(DISCLAIMER: This blog is not for profit. All images and footage used below are property of their respective companies unless stated otherwise. I do not claim ownership of this material.) “Most of you won’t remember me or my adventures, but I assure you, they are true.”
– Baron Hieronymus Karl Friedrich Freiherr von Münchhausen
I’m sure the few of you who know of this movie’s existence are jumping in your seats right now since someone on the internet is finally looking at it. I’m also sure that those of you who haven’t are scratching your heads in confusion. Allow me to elucidate –
“The Adventures of Baron Munchausen” is a fantasy film released in 1988 that is the final chapter in Terry Gilliam’s Imagination Trilogy, the previous two being “Time Bandits” and “Brazil”. These are films that deal with escaping the humdrum, conformity, and injustice of society through imagination, with each film representing the struggle to do so at different ages. Time Bandits does this through the eyes of a child; with Brazil we see it happen with a middle-aged man. Today’s film does this with an old man, or rather, several old men breaking free of the constraints of modern-day progress and performing fantastical feats to fight back against those who would force it upon them.
In other words, if you ever wanted to see a 2-hour long version of “The Crimson Permanent Assurance”, today’s your lucky day.
But first a bit of background about the man behind this movie.
Terry Gilliam – three things usually come to mind when you hear his name: that one guy from Monty Python, weird-ass director/animator, or, as Hollywood tends to peg him, the Director With the Worst Luck In the Universe. Why is that, you may ask? Things started off well-enough for him, directing some of the Python’s most beloved films (though most of the credit went to the other Terry in the group) and the financially and critically successful Time Bandits (which is a film I’ve noticed people either love or hate; My boyfriend is in the latter category so I choose not to discuss it any further).
It all started during the filming of Brazil. The studio executives started meddling with his vision, insisting that they change the ending and cut stuff out, and in the end released a version that’s considered on par with the Mona Lisa after an unfortunate meeting with a chainsaw. This resulted in the film bombing at the box office, and from there, it all went downhill. Sure, “The Fisher King” and “12 Monkeys” kept Terry afloat for a while, but “Fear and Loathing in Las Vegas”? A cult favorite today, but reviled back then. His Don Quixote movie? Never even got off the ground due to production troubles. “The Brothers Grimm”? Failed in everything but the casting. “The Imaginarium of Dr. Parnassus”? His lead actor DIED halfway through filming (which makes me wonder if getting lost in playing the Joker was what really killed Heath Ledger). Terry Gilliam’s reputation for being a box-office curse has preceded him so much that he was turned down by Warner Bros. executives in favor of Chris Columbus to direct the first Harry Potter film despite being JK Rowling’s first choice, something that poor Terry has never gotten over.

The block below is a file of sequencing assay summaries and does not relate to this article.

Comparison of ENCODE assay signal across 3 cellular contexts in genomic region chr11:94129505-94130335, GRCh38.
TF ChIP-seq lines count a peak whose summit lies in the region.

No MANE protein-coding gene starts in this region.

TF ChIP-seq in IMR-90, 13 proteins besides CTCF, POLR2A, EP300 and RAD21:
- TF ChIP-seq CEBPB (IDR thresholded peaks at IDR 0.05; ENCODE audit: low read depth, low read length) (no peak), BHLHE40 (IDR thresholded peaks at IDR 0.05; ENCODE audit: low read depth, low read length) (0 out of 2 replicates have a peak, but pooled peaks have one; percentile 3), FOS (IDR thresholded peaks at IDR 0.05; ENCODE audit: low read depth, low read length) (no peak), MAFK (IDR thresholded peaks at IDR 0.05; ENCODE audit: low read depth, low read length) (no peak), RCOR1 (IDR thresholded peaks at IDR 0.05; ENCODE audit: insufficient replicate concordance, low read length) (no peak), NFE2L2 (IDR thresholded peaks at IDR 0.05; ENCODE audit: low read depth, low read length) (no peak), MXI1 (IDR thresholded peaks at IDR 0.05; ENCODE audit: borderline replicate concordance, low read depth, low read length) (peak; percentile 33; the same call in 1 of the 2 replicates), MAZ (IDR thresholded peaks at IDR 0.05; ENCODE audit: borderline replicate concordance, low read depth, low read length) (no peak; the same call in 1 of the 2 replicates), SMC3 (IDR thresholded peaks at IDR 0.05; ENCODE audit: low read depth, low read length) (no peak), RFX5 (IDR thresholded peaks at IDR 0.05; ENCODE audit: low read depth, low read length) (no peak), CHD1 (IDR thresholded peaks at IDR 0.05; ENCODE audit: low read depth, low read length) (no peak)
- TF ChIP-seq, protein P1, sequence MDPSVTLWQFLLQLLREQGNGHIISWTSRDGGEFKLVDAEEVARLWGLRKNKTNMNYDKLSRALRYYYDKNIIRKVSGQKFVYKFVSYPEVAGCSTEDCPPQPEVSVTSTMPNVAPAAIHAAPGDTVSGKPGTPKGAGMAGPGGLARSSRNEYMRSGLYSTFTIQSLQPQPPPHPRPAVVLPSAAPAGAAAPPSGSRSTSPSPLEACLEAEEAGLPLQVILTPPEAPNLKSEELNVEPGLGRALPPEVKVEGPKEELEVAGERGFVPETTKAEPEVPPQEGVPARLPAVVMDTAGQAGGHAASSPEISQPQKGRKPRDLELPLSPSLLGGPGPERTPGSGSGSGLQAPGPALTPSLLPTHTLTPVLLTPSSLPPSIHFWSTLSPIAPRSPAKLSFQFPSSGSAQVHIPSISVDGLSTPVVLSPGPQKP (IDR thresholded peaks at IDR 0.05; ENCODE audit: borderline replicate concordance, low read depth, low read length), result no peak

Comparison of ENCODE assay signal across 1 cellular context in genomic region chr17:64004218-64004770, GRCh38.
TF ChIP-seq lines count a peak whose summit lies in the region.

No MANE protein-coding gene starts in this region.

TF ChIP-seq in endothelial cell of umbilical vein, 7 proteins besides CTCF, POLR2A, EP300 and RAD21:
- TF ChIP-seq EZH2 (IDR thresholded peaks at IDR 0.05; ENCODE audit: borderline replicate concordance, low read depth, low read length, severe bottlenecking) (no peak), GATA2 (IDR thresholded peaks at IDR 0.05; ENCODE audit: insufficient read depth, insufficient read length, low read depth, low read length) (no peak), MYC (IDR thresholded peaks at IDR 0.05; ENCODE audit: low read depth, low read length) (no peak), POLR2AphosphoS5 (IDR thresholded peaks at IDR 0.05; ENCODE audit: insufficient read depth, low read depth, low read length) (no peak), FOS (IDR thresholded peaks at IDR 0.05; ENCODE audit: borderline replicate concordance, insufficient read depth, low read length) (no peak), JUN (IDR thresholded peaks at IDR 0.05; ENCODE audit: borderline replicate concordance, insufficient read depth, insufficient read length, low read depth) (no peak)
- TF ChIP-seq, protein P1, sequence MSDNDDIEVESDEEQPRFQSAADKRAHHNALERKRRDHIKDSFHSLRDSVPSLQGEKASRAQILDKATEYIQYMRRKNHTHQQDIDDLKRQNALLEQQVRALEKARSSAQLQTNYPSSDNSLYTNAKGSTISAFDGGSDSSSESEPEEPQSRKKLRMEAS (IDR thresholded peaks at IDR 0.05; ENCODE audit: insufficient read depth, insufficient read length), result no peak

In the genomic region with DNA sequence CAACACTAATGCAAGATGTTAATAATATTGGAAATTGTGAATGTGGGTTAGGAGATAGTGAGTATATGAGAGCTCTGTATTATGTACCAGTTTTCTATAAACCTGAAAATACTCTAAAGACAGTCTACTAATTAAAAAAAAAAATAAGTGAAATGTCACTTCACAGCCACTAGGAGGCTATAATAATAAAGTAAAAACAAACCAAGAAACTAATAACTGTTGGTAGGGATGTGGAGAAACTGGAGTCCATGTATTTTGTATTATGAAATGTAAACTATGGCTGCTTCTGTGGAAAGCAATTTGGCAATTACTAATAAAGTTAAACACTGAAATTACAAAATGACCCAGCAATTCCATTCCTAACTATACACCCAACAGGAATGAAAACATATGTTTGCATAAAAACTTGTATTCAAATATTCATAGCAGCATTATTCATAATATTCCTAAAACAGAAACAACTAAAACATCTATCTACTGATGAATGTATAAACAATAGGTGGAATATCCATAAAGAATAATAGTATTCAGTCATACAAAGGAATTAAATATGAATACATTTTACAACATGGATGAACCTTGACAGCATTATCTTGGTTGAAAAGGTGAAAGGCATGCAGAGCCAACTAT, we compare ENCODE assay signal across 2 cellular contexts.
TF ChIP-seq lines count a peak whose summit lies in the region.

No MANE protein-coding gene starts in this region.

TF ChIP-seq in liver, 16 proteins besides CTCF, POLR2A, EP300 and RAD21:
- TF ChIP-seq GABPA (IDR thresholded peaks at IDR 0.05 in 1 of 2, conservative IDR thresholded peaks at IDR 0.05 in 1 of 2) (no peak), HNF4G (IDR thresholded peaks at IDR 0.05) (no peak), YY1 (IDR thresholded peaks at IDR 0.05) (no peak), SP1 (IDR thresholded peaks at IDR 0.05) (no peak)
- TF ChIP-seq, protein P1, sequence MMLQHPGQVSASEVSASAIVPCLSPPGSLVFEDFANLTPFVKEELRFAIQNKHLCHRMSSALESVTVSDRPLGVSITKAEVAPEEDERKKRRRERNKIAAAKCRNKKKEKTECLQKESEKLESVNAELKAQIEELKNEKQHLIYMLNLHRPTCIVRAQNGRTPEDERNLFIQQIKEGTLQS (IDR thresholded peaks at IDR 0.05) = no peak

I bring all this up because the film we’re looking at today, The Adventures of Baron Munchausen, is practically a textbook example of Murphy’s Law, in that everything that could go wrong during filming did. You could write a book on the problems that occurred; in fact, they have! There was constant fighting between Gilliam, the producers and the studio, the production went tremendously over budget, I’m certain almost every actor involved got PTSD (Eric Idle flat out said no one in their right minds should ever be in a Terry Gilliam film unless they want to be driven insane. Ouch.), and a major change in management at Columbia resulted in the film getting limited release, ensuring its total box office failure…
…which is why it’s such a miracle that this film is as amazing as it is.
I mean it. I really do love this film. It’s easily in my Top 10 Favorites, and it saddens me that it does not get anywhere near as much love and appreciation as it should. There are very few movies as creative, as funny, as adventurous, as fantastical, as occasionally heartwarming, or as flat-out insane as Baron Munchausen. Time Bandits may have a lot of nostalgic value for some, and Brazil is daring and bizarre in all the right ways, but this? For all the fiascoes behind the scenes, you could never tell by how well they pulled it off. This is one of those rare movies that somehow, subtly, worm their way into my heart by including just a little bit of everything that I adore without me realizing it until after I’m hooked. With every viewing I discover some new detail or level of brilliance. I seriously consider it one of the last great fantasy films of the 1980’s, and one that is overlooked far more than it should be. It had a decent shelf-life after being released on video, but not to the point of, say “The Princess Bride” or Don Bluth’s films, where kids growing up renting them on VHS have made them household names today. I can name the amount of people I know who are aware of this film’s existence on one hand – my boyfriend, reviewer Huey Toonmore, the cashier at the Barnes and Noble where I bought this movie who started up a conversation about it with me, and the lady behind me in line at said Barnes and Noble who joined our conversation. It’s rare when you find something that manages to stop a line for several minutes so three random strangers can discuss it, but there you go.
So I know what you’re thinking about this review after my singing of its praises and giving an overly long backstory – I wish I could say that’s the last Python reference I’ll make in this review, but I make no promises. Let’s begin.
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